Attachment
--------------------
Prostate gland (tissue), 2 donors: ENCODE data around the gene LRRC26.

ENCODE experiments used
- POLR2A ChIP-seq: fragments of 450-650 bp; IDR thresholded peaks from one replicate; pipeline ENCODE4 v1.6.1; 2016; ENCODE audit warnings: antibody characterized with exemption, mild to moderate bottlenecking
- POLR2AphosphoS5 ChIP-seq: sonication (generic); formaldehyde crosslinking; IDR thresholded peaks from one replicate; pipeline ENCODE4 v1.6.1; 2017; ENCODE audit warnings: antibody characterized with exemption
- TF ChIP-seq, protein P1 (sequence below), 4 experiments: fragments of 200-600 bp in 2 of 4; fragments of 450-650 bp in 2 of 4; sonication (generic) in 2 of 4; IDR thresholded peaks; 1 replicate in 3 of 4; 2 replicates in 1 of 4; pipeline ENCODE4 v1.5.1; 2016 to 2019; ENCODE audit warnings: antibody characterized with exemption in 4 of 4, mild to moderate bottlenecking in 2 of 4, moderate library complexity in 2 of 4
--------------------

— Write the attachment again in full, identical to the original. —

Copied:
Prostate gland (tissue), 2 donors: ENCODE data around the gene LRRC26.

ENCODE experiments used
- POLR2A ChIP-seq: fragments of 450-650 bp; IDR thresholded peaks from one replicate; pipeline ENCODE4 v1.6.1; 2016; ENCODE audit warnings: antibody characterized with exemption, mild to moderate bottlenecking
- POLR2AphosphoS5 ChIP-seq: sonication (generic); formaldehyde crosslinking; IDR thresholded peaks from one replicate; pipeline ENCODE4 v1.6.1; 2017; ENCODE audit warnings: antibody characterized with exemption
- TF ChIP-seq, protein P1 (sequence below), 4 experiments: fragments of 200-600 bp in 2 of 4; fragments of 450-650 bp in 2 of 4; sonication (generic) in 2 of 4; IDR thresholded peaks; 1 replicate in 3 of 4; 2 replicates in 1 of 4; pipeline ENCODE4 v1.5.1; 2016 to 2019; ENCODE audit warnings: antibody characterized with exemption in 4 of 4, mild to moderate bottlenecking in 2 of 4, moderate library complexity in 2 of 4